PNM D’Abadie/O’Meara candidate and Arima mayor Lisa Morris-Julian says she will be focusing on developmental projects and programmes to assist and improve the lives of young people.
She told the media, during her first walkabout through Reid Lane D’Abadie, on Wednesday evening, “We are going to be working more with the youths on community-based events. The last MP had a good plan and I will be building on that.”
She was joined by former MP Ancil Antoine, deputy mayor Cagney Casimire and other PNM supporters.
Social distancing was practised but there were close to 30 supporters and only a few of them were seen without masks.
Morris-Julian said she was surprised by the party’s decision to allow her to represent them and she is confident her “good foundation” will help her win the seat on August 10.
She plans to build on the vision of Antoine for unity and partnership within the area.
“We want to ensure we build a community. The same way we recognise Arima as a town, we want D’Abadie/O’Meara to be that same type of community.
Residents of the D’Abadie/O’ Meara constituency have already predicted a resounding victory for the PNM candidate.
“Hard worker” and “strong-headed woman” were words used by residents to describe Morris-Julian when Newsday visited the area on Wednesday.
There was no mention of the withdrawal of the candidacy of former MP Ancil Antoine. Residents were moreintrigued by Morris-Julian’s candidacy. They hoped she could use her expertise and experiences as mayor to improve the lives of constituents.
Morris-Julian was selected on Tuesday night, taking the place of Antoine after his removal for shocking comments made during his campaign launch, last week.
The party distanced itself from Antoine’s comments describing America as a “s—hole country” before calling on Trinidadians not to welcome US citizens to TT.
He was speaking on the contrasting responses by the TT and US governments to the convid19 pandemic.
Antoine’s candidacy was withdrawn on Sunday but residents didn’t seem bothered by that.
Michael Edmund, of D’Abadie, said he was excited to have Morris-Julian as the area representative. He said her work had already spoken for her.
“She is my people. I grew up with her and I’m glad that she was chosen. She has a good chance. This is a sure victory. She did good work for Arima. I’ll like her to lobby to reconstruct Edma Avenue (located in Samaroo Village). The drains and bridge should be fixed one time.”
Other residents hoped Morris-Julian could bring the long-awaited development residents have been clamouring for.
John Brown, who predicted a resounding victory for the first-time contender, hoped she could continue the work of past MP Anil Roberts.
Brown, from Samaroo Village, said, “I don’t know what she can do to make it better for people. People think about financial rewards. When Anil Roberts was here he put nice roads, he paved and gave us a nice sporting field. Anil Roberts has been a good rep for the area. People might now want to see that effort from her.”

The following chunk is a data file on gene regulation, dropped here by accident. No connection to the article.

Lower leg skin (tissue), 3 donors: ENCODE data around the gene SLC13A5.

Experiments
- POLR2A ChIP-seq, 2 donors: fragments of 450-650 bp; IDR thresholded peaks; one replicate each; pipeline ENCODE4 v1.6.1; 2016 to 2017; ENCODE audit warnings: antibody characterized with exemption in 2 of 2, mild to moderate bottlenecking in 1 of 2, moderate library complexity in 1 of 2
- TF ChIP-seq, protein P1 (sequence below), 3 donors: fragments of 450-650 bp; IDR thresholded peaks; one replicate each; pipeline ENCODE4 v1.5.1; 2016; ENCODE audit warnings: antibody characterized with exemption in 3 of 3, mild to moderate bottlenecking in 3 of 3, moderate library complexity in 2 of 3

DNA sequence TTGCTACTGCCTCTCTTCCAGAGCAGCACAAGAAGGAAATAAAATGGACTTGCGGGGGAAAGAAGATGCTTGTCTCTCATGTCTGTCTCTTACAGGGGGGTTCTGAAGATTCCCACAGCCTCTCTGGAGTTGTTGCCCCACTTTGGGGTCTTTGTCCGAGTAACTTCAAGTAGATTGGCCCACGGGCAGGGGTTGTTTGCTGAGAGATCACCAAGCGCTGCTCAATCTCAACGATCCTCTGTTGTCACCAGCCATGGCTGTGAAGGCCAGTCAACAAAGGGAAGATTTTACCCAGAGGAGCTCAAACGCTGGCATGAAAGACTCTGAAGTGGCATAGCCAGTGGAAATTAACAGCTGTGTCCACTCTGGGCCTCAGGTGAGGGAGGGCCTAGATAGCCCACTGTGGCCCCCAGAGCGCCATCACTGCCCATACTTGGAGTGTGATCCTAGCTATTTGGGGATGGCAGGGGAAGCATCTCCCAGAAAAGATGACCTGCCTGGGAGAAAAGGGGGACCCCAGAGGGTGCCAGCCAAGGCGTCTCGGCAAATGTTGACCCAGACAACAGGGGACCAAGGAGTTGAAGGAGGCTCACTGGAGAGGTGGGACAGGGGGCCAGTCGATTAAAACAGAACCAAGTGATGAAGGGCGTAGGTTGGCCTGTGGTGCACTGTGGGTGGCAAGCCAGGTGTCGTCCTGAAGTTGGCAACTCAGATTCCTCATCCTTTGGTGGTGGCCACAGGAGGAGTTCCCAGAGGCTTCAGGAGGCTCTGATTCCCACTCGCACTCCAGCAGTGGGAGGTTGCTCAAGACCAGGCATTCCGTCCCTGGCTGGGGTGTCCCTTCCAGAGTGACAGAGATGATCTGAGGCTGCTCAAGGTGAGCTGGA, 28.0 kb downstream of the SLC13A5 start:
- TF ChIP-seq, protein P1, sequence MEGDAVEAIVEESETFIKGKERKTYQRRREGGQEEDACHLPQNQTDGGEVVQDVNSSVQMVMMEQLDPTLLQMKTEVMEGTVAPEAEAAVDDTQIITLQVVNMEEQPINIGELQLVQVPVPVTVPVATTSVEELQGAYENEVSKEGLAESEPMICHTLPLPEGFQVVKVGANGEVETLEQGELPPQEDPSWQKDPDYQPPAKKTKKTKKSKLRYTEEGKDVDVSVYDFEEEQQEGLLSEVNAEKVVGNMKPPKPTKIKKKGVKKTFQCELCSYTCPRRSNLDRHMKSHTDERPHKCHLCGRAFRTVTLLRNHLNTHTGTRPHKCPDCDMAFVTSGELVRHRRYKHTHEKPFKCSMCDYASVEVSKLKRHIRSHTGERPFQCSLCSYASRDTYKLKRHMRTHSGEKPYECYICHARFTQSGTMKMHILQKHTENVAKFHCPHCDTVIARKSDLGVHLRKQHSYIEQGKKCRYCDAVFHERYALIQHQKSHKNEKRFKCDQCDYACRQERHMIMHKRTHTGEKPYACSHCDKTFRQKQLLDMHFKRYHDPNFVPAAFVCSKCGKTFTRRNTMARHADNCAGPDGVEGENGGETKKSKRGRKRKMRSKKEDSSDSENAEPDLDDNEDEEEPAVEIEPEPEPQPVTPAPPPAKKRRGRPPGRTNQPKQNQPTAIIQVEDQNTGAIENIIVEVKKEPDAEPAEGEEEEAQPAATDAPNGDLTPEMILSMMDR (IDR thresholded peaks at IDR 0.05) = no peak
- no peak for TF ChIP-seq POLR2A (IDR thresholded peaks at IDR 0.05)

One 17-year-old resident Kelshawan Brathwaite told Newsday while sitting under a tree along the main road in Samaroo Village, he isn’t familiar with the mayor but hopes she can bring changes and create opportunities for young people.
“Right now I’m sitting here thinking of how to get a work. We just need more opportunities and some help learning a little trade work in the community.”
Stephon Shillingford also of Samroo village said he wishes the new mayor well and is confident she can help develop programmes that would end gang violence and reunite the community.
“As a young man I want the fields upgraded. We want her to do things to end the war amongst the community. I know she can’t stop them but we want something that would bring us together.”
Another resident said, “She doesn’t have the charisma but she is a ground-worker. She did a lot to upgrade Arima. She got a lot of resistance and she’s a strong-headed woman.” While Morris-Julian’s candidacy was warmly welcomed by most, some residents weren’t too keen about the news.
“I suffering so much I don’t want to hear about PNM,” Dexter Edwards of O’ Meara said.
“If they had done well from beginning things would have been nice now. If a very young team come I will support them 100 per cent. I want a fresh young team with no PNM or UNC ties. You see these old smart men, I’m good.”
One other resident wasn’t too excited about Morris-Julian running for office. He accused her of “sleeping” on the issues of dilapidated roads and unkept public buildings as mayor.
“She made a statement saying she’s ready to work and the roads are in a mess for years and she only now ready to work. They are in charge and have been sleeping all along.”